kyanite, sand, or gravel, were also mined in Virginia in 2012.
 The state's carbonate rock is filled with more than 4,000 caves, ten of which are open for tourism.
 35 million years ago, a
bolide impacted what is now eastern Virginia. The
resulting crater may explain
earthquakes in the region.
|Virginia state-wide averages
|Climate chart (
|Average max. and min. temperatures in °F
|Precipitation totals in inches
University of Virginia data 1895–1998
|Average max. and min. temperatures in °C
|Precipitation totals in mm
The climate of Virginia is
humid subtropical and becomes increasingly warmer and more humid farther south and east.
 Seasonal extremes vary from average lows of 26 °F (−3 °C) in January to average highs of 86 °F (30 °C) in July. The Atlantic Ocean has a strong effect on eastern and southeastern coastal areas of the state. Influenced by the
Gulf Stream, coastal weather is subject to
hurricanes, most pronouncedly near the mouth of Chesapeake Bay.
 In spite of its position adjacent to the Atlantic Ocean, even the coastal areas have a significant continental influence with quite large temperature differences between summer and winter, particularly given the state climate's subtropical classification, which is typical of states in the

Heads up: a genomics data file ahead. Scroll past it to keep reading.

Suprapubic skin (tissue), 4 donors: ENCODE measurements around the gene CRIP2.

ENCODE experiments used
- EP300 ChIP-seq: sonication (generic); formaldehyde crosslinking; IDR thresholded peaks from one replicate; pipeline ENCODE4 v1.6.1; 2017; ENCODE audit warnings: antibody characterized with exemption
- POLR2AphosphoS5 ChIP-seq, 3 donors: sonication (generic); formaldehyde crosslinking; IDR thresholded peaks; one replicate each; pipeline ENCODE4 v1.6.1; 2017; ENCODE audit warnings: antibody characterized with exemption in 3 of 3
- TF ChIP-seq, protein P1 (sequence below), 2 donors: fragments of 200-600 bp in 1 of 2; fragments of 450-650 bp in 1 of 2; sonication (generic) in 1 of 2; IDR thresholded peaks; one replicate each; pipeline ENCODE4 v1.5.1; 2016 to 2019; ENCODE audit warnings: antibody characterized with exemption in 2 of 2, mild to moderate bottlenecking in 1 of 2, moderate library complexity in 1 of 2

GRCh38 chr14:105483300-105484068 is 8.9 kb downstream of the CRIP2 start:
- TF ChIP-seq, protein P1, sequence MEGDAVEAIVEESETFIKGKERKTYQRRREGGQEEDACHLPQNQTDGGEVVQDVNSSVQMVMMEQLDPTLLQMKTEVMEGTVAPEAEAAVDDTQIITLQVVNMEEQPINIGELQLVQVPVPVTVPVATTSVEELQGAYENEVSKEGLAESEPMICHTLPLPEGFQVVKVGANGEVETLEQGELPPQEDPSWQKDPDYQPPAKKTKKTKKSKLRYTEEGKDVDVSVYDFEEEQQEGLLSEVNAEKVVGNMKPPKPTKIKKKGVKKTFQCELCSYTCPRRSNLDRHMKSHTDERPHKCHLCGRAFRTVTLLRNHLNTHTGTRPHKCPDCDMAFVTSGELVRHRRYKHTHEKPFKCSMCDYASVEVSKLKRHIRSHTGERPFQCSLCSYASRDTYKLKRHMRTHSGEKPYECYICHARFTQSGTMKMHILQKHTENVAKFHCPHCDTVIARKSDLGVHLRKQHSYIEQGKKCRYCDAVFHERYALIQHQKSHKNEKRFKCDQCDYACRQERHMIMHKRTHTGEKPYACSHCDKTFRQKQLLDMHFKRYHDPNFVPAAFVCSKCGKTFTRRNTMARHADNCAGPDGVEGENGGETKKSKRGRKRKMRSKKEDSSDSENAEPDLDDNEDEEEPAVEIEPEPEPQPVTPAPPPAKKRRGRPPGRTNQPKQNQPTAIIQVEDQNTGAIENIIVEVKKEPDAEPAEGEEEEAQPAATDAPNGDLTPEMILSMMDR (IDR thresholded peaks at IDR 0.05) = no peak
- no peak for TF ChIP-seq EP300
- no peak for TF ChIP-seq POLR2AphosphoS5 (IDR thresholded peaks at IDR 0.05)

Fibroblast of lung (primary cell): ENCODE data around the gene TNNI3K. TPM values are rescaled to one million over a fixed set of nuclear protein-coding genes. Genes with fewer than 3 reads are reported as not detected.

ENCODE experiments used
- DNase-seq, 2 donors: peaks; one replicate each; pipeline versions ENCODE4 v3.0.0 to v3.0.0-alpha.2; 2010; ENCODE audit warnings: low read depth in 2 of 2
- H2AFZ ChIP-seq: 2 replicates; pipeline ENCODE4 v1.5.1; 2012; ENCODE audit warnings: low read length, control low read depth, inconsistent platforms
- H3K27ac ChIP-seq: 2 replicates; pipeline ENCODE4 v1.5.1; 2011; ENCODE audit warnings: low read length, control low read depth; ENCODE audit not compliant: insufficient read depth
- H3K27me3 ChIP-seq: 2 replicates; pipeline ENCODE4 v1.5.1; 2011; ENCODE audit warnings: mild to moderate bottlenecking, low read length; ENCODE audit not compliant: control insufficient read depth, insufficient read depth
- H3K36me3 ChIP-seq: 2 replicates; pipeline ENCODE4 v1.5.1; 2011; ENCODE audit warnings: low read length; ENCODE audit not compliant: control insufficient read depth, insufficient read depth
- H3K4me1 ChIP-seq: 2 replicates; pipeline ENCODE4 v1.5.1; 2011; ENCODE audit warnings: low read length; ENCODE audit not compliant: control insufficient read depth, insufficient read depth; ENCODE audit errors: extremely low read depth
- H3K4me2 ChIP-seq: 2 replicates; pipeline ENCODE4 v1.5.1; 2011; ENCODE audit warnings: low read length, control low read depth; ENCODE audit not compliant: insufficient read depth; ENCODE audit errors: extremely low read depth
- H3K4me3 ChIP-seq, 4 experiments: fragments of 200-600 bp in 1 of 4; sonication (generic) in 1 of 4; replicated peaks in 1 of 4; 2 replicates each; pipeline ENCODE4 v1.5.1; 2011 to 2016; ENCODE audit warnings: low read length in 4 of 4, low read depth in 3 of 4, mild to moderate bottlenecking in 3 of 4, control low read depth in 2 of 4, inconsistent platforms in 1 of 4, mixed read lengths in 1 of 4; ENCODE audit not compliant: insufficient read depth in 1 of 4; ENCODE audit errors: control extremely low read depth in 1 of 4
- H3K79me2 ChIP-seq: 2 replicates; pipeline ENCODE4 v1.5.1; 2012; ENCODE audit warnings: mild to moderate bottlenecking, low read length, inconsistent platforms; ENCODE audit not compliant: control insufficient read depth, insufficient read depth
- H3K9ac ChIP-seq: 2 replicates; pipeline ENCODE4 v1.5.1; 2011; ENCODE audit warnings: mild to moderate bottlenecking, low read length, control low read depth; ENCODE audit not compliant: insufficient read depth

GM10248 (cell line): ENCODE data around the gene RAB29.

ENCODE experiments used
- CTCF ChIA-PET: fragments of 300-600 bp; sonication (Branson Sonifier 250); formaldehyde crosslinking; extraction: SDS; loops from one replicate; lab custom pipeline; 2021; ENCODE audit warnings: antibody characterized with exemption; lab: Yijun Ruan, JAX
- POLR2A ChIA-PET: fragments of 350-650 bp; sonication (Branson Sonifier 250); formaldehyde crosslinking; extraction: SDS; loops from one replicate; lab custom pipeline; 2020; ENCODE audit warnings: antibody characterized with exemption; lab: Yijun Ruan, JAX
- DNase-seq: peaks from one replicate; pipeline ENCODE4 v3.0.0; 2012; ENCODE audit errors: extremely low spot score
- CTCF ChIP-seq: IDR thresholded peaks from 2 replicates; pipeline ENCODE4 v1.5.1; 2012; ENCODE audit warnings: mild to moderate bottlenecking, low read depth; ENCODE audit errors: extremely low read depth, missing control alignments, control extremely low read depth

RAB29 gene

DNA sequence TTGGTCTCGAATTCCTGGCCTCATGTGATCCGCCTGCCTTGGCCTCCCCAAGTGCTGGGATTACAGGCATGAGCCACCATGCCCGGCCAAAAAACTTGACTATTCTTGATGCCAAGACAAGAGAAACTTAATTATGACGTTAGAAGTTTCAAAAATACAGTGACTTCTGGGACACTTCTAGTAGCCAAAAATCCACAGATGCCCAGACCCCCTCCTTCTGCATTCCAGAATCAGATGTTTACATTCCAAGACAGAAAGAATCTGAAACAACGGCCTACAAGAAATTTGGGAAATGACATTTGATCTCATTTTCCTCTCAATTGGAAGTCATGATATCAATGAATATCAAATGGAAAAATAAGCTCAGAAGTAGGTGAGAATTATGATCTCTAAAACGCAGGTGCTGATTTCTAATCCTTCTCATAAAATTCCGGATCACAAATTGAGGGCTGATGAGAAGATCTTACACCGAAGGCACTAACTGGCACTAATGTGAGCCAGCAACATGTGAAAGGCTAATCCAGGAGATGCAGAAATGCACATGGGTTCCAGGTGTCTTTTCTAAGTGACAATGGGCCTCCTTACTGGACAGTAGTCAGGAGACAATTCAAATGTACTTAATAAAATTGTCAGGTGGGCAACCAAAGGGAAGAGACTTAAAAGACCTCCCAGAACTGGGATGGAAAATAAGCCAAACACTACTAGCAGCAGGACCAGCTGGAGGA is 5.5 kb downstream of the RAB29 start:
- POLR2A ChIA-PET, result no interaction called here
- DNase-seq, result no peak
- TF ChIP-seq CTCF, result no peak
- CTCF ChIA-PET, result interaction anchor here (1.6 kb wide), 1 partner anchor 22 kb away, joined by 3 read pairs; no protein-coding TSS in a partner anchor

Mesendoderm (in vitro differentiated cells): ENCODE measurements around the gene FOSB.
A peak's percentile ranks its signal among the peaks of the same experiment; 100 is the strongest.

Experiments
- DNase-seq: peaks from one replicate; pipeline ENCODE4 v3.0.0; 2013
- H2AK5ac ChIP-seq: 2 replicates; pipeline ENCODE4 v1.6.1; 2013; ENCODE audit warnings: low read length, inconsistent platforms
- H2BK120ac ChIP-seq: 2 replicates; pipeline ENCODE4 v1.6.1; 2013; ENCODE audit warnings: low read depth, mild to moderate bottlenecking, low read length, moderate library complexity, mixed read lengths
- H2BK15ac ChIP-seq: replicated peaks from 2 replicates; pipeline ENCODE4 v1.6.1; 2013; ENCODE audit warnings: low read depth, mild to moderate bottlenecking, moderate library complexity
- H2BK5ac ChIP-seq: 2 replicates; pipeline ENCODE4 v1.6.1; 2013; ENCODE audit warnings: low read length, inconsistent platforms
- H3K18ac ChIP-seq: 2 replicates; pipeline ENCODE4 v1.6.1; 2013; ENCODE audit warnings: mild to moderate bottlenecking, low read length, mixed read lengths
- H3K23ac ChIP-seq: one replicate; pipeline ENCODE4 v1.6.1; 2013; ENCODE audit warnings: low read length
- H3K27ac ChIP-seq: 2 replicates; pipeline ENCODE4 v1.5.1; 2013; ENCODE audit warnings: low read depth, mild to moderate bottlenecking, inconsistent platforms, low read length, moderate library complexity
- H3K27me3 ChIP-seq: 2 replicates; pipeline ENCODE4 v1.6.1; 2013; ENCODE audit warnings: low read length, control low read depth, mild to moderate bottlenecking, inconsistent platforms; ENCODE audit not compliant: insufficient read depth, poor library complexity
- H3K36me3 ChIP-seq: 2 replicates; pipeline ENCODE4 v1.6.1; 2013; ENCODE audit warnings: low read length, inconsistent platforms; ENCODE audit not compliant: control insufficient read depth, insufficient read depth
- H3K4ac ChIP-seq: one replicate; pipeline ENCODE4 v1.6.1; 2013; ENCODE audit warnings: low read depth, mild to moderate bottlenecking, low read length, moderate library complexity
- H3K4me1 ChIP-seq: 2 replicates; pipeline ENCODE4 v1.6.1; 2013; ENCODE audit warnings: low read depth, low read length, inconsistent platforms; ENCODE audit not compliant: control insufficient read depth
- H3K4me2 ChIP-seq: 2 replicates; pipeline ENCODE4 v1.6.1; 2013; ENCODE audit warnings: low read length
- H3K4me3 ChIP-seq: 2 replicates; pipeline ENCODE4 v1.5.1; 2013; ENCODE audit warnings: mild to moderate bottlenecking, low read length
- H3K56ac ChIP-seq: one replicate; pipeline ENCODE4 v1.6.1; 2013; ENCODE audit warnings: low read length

Virginia has an annual average of 35–45 days of thunderstorm activity, particularly in the western part of the state,
 and an average annual precipitation of 42.7 inches (108 cm).
 Cold air masses arriving over the mountains in winter can lead to significant snowfalls, such as the
Blizzard of 1996 and
winter storms of 2009–2010. The interaction of these elements with the state's topography creates distinct
microclimates in the Shenandoah Valley, the mountainous southwest, and the coastal plains.
 Virginia averages seven
tornadoes annually, most F2 or lower on the
In recent years, the expansion of the southern suburbs of
Washington, D.C. into
Northern Virginia has introduced an
urban heat island primarily caused by increased absorption of solar radiation in more densely populated areas.
 In the
American Lung Association's 2011 report, 11 counties received failing grades for air quality, with
Fairfax County having the worst in the state, due to automobile pollution.
 Haze in the mountains is caused in part by coal power plants.
Forests cover 65% of the state, primarily with deciduous, broad leaf trees in the western part of the state and evergreens and conifers dominant the central and eastern part of Virginia.